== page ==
The bioregion of Northeast Ohio was shaped by mountains of ice, and the impacts on land, water and wetland plant communities linger today
By John Katko
North America's last episode of glaciation began about 2 million years ago when the earth's climate, for reasons not wholly understood (but having to do with its carbon-dioxide-oxygen cycle), cooled significantly. A vast amount of water was deposited by the planet's water cycle over the polar regions.
As the pile of snow accumulated to a thickness of about two miles at the center (somewhere over Greenland), the material packed itself into ice. While we think of ice as a solid material, given enough time and pressure it acts in a plastic manner-that is, it flows like a very thick, sluggish liquid.
This thick pile of ice thus flowed outward from its center and eventually reached latitudes as far south as Ohio. The outer edges of this mass of ice were thousands of feet thick, and melted away during the summers (with highs of perhaps 70 to 80º F. near the glacial borders). As it spread outward, rather like a very thick pancake batter will do as more and more is ladled onto the center, it bulldozed the ground, scraping and plucking up bedrock boulders and stones which became incorporated into the bottom of the ice and acted as the 'dozer blade. There was also a great deal of dirt and dust deposited upon the ice by wind, and this material may have eventually supported forests atop the glaciers, which in turn enriched the soil material with organic matter.
If the glacier was spreading out faster than it was melting at the edges, it was advancing. If it melted faster than it spread, it was in retreat. If the two processes happened at the same rate, the edge of the glacier would appear to stand still, but the leading edge would still be melting away and depositing anything from clay-sized particles to truck-sized boulders at its foot.
If the glacier retreated from such a situation, it would leave behind an end moraine. Retreating glaciers also left behind a more general bed of deposits called ground moraine. This material may have simply settled down onto the ground as the ice melted, or it may have been carried off or out of the glacier by meltwater. These deposits tended to be sorted by the rate of water flow, and they formed ridges and bars called kames and eskers, which are often rich sources of sand and gravel.
The advancing glaciers often excavated new valleys and basins. Lake Erie, for example, is deeper in its eastern and central basins where the glaciers plowed through relatively soft shales and sandstones, and shallower in the western basin where the dolostones and limestones were more resistant. Other drainage valleys were filled in. Ohio's largest drainage system, the northwesterly-flowing Teays in central and southern Ohio, was largely obliterated by the glaciers.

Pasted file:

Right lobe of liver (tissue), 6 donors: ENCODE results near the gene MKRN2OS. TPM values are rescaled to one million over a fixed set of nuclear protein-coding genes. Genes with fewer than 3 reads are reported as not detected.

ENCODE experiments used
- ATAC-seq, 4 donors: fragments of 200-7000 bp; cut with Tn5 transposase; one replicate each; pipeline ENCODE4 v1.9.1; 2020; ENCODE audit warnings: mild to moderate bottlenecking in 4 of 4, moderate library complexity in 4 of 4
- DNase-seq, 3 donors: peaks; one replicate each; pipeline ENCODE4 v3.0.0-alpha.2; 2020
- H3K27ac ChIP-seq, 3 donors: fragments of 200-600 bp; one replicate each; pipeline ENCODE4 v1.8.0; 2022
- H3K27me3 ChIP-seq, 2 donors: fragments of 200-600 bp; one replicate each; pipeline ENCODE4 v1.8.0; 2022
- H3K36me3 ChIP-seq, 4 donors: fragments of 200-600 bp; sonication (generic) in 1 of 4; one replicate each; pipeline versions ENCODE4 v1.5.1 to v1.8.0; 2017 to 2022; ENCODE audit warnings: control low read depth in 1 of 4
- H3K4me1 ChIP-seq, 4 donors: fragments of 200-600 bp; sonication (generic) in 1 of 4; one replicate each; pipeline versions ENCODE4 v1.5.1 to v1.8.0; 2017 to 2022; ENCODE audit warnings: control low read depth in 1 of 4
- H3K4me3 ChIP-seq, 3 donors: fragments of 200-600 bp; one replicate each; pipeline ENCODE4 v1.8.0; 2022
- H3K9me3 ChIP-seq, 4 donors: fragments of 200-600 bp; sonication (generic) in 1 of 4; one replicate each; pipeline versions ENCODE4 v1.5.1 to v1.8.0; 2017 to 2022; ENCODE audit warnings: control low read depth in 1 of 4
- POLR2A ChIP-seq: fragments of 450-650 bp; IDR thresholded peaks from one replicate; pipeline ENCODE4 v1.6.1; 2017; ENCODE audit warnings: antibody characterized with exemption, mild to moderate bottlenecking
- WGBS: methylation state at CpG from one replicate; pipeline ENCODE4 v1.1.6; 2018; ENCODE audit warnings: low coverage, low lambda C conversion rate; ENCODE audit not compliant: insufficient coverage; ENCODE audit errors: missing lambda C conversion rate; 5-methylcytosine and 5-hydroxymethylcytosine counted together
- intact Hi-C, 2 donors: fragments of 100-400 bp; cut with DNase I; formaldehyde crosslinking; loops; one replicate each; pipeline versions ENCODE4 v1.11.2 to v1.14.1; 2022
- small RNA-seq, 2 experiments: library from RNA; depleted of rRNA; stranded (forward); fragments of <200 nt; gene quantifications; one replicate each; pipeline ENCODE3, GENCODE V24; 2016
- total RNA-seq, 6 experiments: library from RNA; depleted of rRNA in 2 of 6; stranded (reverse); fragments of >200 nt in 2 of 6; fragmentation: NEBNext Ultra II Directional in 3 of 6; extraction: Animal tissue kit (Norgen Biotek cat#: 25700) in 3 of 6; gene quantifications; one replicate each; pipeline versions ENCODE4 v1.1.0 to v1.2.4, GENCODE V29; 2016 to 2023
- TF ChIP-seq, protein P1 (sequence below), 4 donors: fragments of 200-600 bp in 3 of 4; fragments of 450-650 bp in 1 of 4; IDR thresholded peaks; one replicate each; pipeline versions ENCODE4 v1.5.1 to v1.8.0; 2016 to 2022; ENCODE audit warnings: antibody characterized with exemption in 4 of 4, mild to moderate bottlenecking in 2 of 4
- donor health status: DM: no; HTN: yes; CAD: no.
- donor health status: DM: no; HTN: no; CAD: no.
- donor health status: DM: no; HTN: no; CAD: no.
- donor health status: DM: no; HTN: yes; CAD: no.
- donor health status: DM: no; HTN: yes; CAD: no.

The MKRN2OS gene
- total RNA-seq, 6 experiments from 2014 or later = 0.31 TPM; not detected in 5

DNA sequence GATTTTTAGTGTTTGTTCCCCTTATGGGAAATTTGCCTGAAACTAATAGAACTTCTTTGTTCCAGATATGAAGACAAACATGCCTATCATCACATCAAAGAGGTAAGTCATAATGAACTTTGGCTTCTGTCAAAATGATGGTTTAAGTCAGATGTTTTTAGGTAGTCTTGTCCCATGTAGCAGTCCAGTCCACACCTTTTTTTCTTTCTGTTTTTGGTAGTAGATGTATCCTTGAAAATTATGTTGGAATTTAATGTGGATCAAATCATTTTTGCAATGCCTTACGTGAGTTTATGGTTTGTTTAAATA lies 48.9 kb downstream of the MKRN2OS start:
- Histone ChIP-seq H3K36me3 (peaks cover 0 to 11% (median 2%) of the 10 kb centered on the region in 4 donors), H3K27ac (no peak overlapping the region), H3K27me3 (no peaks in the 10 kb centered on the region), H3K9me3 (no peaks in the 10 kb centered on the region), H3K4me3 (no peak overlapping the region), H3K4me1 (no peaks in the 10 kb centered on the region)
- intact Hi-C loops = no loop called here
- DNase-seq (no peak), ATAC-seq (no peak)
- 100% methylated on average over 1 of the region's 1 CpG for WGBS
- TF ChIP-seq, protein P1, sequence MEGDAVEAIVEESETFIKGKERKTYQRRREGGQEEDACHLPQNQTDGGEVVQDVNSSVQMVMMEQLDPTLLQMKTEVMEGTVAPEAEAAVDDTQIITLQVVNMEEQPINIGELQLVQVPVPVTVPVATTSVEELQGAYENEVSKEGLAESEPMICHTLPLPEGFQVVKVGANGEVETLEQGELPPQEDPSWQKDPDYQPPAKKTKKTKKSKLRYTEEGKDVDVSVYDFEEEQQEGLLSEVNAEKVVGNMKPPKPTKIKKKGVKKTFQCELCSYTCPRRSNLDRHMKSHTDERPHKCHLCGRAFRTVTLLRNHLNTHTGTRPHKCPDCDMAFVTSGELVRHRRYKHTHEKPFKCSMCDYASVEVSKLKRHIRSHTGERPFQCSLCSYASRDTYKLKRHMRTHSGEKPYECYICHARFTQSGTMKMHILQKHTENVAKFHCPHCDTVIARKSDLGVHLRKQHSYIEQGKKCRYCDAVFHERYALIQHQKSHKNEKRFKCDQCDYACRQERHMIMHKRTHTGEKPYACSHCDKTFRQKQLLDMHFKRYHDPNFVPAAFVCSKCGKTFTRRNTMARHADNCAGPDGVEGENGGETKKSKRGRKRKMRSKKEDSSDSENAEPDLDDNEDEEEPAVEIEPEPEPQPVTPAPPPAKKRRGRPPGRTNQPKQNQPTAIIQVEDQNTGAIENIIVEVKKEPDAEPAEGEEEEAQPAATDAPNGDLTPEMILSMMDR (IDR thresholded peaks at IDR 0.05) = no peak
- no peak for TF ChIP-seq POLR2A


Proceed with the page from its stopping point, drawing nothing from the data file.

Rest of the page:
There were three main glacial advances in Ohio. The first, called the Kansan (there is some evidence for an earlier Nebraskan advance, but it is of minor importance in Ohio glacial geology), began about 700,000 years ago, and its deposits are almost entirely buried by more recent advances. The Illinoian advance then began about 125,000 years ago, and again is mostly obliterated on the surface by material from the last advance, called the Wisconsinan.
The Wisconsinan ice sheet covered the state twice-the first time about 70,000 years ago and the last time beginning about 25,000 years ago. It is this last advance that left most of the surface deposits that we see in Ohio today.
The advancing glaciers tended to flow around the Allegheny Plateau, which covers southeastern Ohio in a broad arc from just south of Ashtabula County through Morrow County and down to Adams County on the Ohio River. However, they did flow up on to the plateau in northeastern and central Ohio. Thus, there is a glaciated section of the Allegheny Plateau as well as an unglaciated section.
Ohio's unglaciated Allegheny Plateau, because of its hilly nature, has the fewest and most isolated wetlands in the state. Where the bedrock is sandstone, such as in the Hocking Hills area, most wetlands are within floodplains of the streams that dissect the hills. Other small wetlands, seldom reaching more than an acre in size, may occur where springs and seeps emerge from the rocky hillsides.